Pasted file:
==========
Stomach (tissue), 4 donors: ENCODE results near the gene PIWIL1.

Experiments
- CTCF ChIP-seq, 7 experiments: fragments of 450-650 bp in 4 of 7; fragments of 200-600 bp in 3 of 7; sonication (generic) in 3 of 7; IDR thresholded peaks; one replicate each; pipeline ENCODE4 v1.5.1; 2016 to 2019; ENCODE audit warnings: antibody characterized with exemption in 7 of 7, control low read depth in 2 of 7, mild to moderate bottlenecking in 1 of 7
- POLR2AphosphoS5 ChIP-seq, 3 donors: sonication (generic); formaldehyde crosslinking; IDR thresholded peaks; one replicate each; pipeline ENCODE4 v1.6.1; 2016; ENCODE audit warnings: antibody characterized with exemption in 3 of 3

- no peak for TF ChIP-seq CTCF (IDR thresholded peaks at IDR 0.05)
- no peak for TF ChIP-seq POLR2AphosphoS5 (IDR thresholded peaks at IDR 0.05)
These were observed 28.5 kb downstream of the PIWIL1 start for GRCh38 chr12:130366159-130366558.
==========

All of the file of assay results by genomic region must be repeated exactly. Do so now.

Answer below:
Stomach (tissue), 4 donors: ENCODE results near the gene PIWIL1.

Experiments
- CTCF ChIP-seq, 7 experiments: fragments of 450-650 bp in 4 of 7; fragments of 200-600 bp in 3 of 7; sonication (generic) in 3 of 7; IDR thresholded peaks; one replicate each; pipeline ENCODE4 v1.5.1; 2016 to 2019; ENCODE audit warnings: antibody characterized with exemption in 7 of 7, control low read depth in 2 of 7, mild to moderate bottlenecking in 1 of 7
- POLR2AphosphoS5 ChIP-seq, 3 donors: sonication (generic); formaldehyde crosslinking; IDR thresholded peaks; one replicate each; pipeline ENCODE4 v1.6.1; 2016; ENCODE audit warnings: antibody characterized with exemption in 3 of 3

- no peak for TF ChIP-seq CTCF (IDR thresholded peaks at IDR 0.05)
- no peak for TF ChIP-seq POLR2AphosphoS5 (IDR thresholded peaks at IDR 0.05)
These were observed 28.5 kb downstream of the PIWIL1 start for GRCh38 chr12:130366159-130366558.